By Forrest Lee Jones
Journalism Guild Writer
Religion behind bars can have a major positive impact on prisoners turning their lives around, a university researcher reports.
“There is a humanity that I think the prison church embodies that is extraordinary,” said Jason Sexton in an interview with the Orange County Register. Sexton is a University Honors lecturer at the California State University at Fullerton who specializes in Theology.
His research focuses on the interracial and intergenerational components of prison churches. Sexton was incarcerated for three years in the 1990s by the California Youth Authority.
He hopes his research will disclose more about churches in California prisons, especially those associated with the Christian faith, the Feb. 25 story stated.
The report says that Sexton plans to address questions, including; If there is hope for rehabilitation while in prison? What types of reformation agents are available? Why do incarcerated individuals join religious communities?
He said he intends to interview about 50 formerly incarcerated people, most of them former California prisoners in for a significant time.
Sexton said the reasons inmates turn to prison churches include motivation, direction, meaning for life, hope for the future, peace of mind, positive self-esteem and lifestyle changes.
San Quentin State Prison Chaplain Mardi Ralph Jackson said reformatory tools aim at changing lives include Bible studies, seminary classes, music and youth ministries.
“The principles of God’s word give these men the desire to change and live a more lawful life,” the chaplain commented in an interview.
San Quentin’s Catholic Priest Father George Williams, S.J., said, “It’s not the program itself that changes the inmate; it’s the inmates wanting to change themselves.”
Williams said in an interview some inmates embrace religion because they are looking for meaning, purpose and direction in their lives. They come to a point where they realize they must change. They are men who were raised up in the church, fell away and now have come back.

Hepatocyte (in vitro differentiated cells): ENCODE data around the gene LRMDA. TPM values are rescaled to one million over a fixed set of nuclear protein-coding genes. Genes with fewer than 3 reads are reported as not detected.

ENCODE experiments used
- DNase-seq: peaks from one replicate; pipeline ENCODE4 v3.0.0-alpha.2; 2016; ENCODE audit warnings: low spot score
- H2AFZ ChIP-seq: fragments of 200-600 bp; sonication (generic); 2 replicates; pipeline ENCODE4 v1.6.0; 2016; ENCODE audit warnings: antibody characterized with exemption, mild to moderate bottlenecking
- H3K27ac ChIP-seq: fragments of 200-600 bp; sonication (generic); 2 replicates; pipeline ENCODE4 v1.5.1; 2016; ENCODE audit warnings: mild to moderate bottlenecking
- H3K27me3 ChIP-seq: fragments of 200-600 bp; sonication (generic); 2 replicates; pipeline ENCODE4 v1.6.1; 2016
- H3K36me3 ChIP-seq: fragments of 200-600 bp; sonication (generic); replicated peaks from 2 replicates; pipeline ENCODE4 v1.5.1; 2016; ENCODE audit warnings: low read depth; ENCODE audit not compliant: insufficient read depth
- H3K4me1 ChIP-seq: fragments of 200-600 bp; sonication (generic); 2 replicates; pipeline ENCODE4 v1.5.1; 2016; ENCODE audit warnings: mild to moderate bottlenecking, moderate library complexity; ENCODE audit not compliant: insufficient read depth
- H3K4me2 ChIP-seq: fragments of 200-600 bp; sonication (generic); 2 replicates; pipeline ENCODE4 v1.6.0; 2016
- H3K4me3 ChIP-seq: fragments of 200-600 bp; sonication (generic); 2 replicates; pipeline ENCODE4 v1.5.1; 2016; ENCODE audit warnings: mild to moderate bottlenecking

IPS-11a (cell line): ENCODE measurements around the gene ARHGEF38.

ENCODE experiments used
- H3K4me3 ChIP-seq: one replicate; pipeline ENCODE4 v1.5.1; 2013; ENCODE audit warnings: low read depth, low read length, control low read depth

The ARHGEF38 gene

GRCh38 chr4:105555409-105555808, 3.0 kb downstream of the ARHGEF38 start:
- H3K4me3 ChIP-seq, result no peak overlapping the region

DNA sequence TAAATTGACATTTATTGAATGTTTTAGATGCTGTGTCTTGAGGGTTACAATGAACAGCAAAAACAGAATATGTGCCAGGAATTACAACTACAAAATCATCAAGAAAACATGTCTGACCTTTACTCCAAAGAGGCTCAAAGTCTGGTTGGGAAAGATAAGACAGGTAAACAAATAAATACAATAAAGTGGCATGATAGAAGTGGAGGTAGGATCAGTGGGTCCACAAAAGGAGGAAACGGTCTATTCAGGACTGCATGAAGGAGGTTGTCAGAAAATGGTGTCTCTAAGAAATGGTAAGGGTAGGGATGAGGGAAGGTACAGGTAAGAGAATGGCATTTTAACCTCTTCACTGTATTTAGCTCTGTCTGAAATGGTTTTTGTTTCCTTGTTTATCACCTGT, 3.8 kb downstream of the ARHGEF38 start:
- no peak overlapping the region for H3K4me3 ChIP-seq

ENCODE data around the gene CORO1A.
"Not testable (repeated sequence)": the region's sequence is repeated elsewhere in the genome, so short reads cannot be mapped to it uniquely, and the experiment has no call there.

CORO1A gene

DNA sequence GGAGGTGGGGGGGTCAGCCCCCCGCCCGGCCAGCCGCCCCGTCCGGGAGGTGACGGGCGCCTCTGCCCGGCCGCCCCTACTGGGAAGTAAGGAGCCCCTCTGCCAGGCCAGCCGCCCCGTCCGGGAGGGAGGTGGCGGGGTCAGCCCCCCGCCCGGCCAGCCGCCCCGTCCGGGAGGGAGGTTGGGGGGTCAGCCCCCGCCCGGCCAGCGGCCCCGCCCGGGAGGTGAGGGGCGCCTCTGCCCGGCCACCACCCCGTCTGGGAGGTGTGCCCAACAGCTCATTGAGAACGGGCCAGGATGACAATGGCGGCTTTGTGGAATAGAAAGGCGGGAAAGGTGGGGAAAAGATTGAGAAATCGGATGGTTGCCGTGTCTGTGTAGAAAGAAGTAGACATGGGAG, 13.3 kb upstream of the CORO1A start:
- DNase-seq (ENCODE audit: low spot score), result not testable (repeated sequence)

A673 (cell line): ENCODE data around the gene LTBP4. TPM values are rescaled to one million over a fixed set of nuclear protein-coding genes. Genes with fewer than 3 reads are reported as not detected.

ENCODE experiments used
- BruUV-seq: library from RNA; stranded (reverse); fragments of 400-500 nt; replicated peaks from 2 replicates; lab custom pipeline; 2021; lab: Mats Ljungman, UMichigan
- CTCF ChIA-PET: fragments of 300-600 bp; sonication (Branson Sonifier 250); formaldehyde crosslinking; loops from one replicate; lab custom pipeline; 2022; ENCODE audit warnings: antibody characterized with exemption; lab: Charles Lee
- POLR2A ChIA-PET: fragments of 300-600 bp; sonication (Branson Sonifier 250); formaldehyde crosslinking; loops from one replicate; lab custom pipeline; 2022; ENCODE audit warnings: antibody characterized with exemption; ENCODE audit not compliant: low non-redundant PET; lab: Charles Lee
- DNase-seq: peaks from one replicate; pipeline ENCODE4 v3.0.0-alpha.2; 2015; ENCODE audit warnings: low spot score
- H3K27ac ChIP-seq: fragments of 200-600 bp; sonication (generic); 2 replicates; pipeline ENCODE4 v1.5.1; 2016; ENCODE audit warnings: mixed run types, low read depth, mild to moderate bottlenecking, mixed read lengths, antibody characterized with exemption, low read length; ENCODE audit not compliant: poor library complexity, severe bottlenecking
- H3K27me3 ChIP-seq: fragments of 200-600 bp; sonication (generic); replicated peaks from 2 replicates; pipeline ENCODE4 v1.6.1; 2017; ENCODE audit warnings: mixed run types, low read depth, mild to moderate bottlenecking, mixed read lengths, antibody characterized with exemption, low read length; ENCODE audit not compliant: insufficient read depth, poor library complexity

However, Sexton discovered other less-honorable reasons why inmates join a church, such as protection, a designated time and place to meet with other inmates, interaction with women volunteers, and access to prison resources.
Most noteworthy to Sexton is how races interact in prison churches. “Your race dictates everything (in prison),” he said. “It showcases the structures that are at play in the prisons.”
“But when it comes to prison churches, race doesn’t seem to be as significant. Prison churches transcend racial barriers, and participants will often assist one another in overcoming hardships like drug addiction and violence,” Sexton said.
Prison churches also transcend generational factors of prisoners. Sexton is interested in whether age is a factor in how churches attract or affect participants.
“When it works, it seems to me that Christians uniquely care for their own in ways that display a special solidarity,” he commented.
Sexton reported the California prison population has nearly grown six-fold since 1980. The California Department of Corrections and Rehabilitation reports the state’s prison population is about 123,000.
The issue is hard-pressing because many incarcerated individuals in California prisons will one day be released and should be able to transition back to the workforce and positively contribute to society, Sexton said.
“My relationship with God has given me hope, faith and love. I hope to pastor a church someday,” said Trent Capell, educational minister for the San Quentin Garden Chapel.
“Religion has given me strength to endure, peace of mind and hope for the future. When I’m released someday, I hope to restore my community,” said Garden Chapel Clerk Darrell “Obadiah” Flowers.
Sexton said he believes alliances between prison churches and outside churches benefit the transition of former inmates back into society.
“The different churches that come into the Garden Chapel to minister to the inmate congregation serve as an example to them and encourage them to want to live a better life, once they’re released,” said Chaplain Jackson.
“Volunteers who come into the Catholic Chapel to fellowship with the inmate congregation remind them that they are still part of the Catholic Church,” said Chaplain Williams.
“I am curious to see how theology can help us understand (California prisons) better and do better with it,” says Sexton.
By Forrest Lee Jones